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Solitary trek to a haunted bungalow of Ramdhura

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Reetwika Banerjee is a Cyber Security Expert by profession, an avid traveller, a shutterbug and a nature explorer.

Ramdhura, around 95 kilometres from New Jalpaiguri station, is an upcoming hill station in the Kalimpong district of West Bengal. It is perched at an altitude of 5800 feet above sea level and surrounded by untainted Pine Dhupi (forest as they mean in Bhutia language). Soon after crossing Algarah bazaar, just one sharp hilly bend and we suddenly discovered ourselves within a thick canopy of cedar and pine woodlands. Landscapes change so fast here. Our driver mentioned that we were passing through the Munsong Forest.

Way Through Pine Dhupi

There are no luxury hotels in Ramdhura hitherto, but it offers an array of Bhutia homestays to the handful of tourists who land on this little paradise. Needless to say, the hosts are yet to learn the basic art of hospitality which any vacationer would expect. There was a very thrilling destination within a couple of kilometres of our stay. It’s a vintage British bungalow whose original name is not known to anybody. The place around the bungalow was rich in flora and fauna, especially Himalayan medicinal plants like Cinchona.In those days, malaria was an epidemic and its remedial supply was extremely crucial.

Walk Through Munsong Cinchona Plantation

During 1901, the Munsong Cinchona Plantation was established for commercial cultivation of the plant. Few years later, in 1930 a lavish bungalow was built within the plantation campus for the Director’s stay. It is said that Sir Ronald Ross had also been here. When the British deserted the bungalow after India’s independence, it was taken over by West Bengal Government, and they renamed it to ‘Jalsa Bungalow.’ Even after the handover, it continued to be the Cinchona Plantation Manager’s family quarters, but ever since a series of spooky incidents that took place around the bungalow, it started being professed as a haunted shelter by locals.

Entry Gate Of Jalsa Bungalow

We verified the myth from our driver before starting our trek. Villagers who had experienced eerie incidents inside the bungalow said there is a spirit inside the bungalow that often takes the shape of an old caretaker to visitors. He offers information about the rich history of the quinine factory of Munsong, takes order for dinner, prepares the table but never returns with the food. Upon investigation it had been found that there were no such custodians employed for the maintenance of the bungalow. There were only a few gardeners from the quinine factory who maintained the adjoining garden and trees. Today, nobody goes there after sunset, neither anyone dares to stay at night.

Way To Jalsa Bungalow Inside The Quinine Factory Campus

What could have been a better motivation to visit the bungalow? It was 2.30pm and was the perfect time to overlook a mesmerizing view of sunset from the Jalsa Bungalow. After about an hour’s trek, we reached the Munsong Cinchona Plantation entrance. On our left was the gurgling sound of Teesta River, while on the other side were sounds of whistling cedars, and a corroded shoulder height half-open grill gate in front – beckoning us inside. Chills ran down our spine, as we gently pushed the gate to step in.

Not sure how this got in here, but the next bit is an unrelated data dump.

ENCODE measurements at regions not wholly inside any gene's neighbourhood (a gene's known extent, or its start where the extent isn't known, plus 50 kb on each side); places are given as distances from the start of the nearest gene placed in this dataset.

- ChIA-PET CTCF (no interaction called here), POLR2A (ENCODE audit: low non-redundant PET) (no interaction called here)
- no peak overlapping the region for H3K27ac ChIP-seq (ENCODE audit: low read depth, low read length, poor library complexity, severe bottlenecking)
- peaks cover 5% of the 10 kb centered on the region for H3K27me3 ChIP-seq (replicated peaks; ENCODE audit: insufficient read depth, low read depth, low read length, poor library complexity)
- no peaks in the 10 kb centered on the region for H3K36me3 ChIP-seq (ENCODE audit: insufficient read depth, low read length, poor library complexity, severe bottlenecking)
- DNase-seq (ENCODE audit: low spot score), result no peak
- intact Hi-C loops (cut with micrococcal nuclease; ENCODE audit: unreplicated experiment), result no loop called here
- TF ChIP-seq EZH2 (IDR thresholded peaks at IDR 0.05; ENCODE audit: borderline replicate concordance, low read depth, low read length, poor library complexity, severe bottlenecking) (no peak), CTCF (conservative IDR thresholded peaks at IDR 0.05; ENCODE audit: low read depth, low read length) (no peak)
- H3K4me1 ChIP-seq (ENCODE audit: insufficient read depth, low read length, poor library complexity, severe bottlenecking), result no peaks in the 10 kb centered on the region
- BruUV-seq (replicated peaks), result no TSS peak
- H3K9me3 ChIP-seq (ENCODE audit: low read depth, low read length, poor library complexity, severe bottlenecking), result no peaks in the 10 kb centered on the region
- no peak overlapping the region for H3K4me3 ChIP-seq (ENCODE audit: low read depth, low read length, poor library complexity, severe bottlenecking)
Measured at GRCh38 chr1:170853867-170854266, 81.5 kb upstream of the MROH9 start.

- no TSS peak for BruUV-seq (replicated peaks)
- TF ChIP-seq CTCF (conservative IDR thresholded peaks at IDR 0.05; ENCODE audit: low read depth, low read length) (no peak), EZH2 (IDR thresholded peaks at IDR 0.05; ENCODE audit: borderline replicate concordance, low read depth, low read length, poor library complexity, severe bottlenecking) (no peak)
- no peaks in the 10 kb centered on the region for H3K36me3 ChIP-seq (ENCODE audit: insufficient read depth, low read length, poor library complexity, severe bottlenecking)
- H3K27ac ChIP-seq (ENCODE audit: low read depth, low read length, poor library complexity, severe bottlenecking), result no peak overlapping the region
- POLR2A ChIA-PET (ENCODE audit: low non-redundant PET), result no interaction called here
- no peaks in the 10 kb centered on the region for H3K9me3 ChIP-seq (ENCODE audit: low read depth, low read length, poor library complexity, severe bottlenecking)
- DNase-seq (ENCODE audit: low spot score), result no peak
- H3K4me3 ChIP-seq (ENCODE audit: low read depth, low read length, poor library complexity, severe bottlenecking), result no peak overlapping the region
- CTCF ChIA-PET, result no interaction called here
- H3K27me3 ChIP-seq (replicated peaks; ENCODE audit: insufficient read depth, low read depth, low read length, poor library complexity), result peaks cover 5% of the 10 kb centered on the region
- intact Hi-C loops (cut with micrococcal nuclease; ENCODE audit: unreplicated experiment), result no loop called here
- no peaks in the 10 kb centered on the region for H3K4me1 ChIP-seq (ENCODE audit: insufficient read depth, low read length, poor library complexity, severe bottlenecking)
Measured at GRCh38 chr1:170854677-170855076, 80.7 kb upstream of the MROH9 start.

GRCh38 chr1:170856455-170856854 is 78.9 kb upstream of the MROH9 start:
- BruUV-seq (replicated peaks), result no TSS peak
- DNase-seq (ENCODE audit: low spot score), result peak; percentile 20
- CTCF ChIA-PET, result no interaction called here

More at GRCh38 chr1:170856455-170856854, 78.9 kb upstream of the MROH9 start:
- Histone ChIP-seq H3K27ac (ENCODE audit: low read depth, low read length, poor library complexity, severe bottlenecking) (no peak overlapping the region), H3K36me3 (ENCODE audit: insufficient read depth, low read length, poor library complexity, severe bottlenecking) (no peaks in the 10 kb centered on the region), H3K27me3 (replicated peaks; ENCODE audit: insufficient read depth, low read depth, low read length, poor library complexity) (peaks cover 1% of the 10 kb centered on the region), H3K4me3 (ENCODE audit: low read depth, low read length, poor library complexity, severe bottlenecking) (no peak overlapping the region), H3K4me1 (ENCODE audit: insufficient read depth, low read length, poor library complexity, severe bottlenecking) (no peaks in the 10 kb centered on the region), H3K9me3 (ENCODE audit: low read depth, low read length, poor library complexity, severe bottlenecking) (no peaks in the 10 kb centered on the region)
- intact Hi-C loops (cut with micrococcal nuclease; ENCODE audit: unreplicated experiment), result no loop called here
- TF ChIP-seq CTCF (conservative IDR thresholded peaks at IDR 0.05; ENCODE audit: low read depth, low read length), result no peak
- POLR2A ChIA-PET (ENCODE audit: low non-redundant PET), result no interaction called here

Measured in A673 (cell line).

A Sharp Bend

The hissing sound of the heavy cold air created a mystic environment. After walking for another half kilometre inside the planation area, there was a steep bend and ‘The Jalsa Bungalow’ was right in front of us. It was such a beauty. Every bit of it was expressing the grandeur of its past. The remarkable woodworks which could pass the test of time still looked impressive. As expected, the main door was locked from outside. But we could not resist ourselves from exhibiting a weird activity, very unusual of us. We peeped in through the dustyglass panes to sneak a quick look of the bungalow’s interiors. It was quite dark, but still lighted enough to glance through. The area we were peeping into was the hallway. There were beautiful antique furniture of British era scattered around.

Garden Adjacent To Jalsa Bungalow

The temperature outside was dropping sharply, creating a mist of our breaths on the glasses. The moment we imagined an unworldly company in the surroundings, our fingers trembled and we almost jerked away from the window, as if some electric shock threw us off. The experience was enough to satiate our spooky hunger. It was twilight then. We did not go back towards the bungalow again. The adjacent gardens were full of colourful Himalayan flowering plants and tall cedars. At one side of the garden, there was an old seating lounge overlooking the Teesta River, which perhaps served as a panoramic view point in those days. Lack of maintenance made it look all tarnished today. Nevertheless, the grand view of twelve turns of Teesta River, longest as they say, with the setting sun behind the blue mountains was a treat to our eyes.

Viewpoint In Front Of The Jalsa Bungalow Overlooking Teesta River

Taking a stroll around the complex, we did not wait further. The trail back to our homestay was through a dense pine forest and leopard sighting was quite common after sunset. Even so, no harm in saying, to get the widest bird’s eye view of meandering Teesta River, a vintage British architecture along with Mt. Kanchenjunga in one frame, one must be at Ramdhura’s historic Jalsa Bungalow.

Birds Eye View Of Teesta From Jalsa Bungalow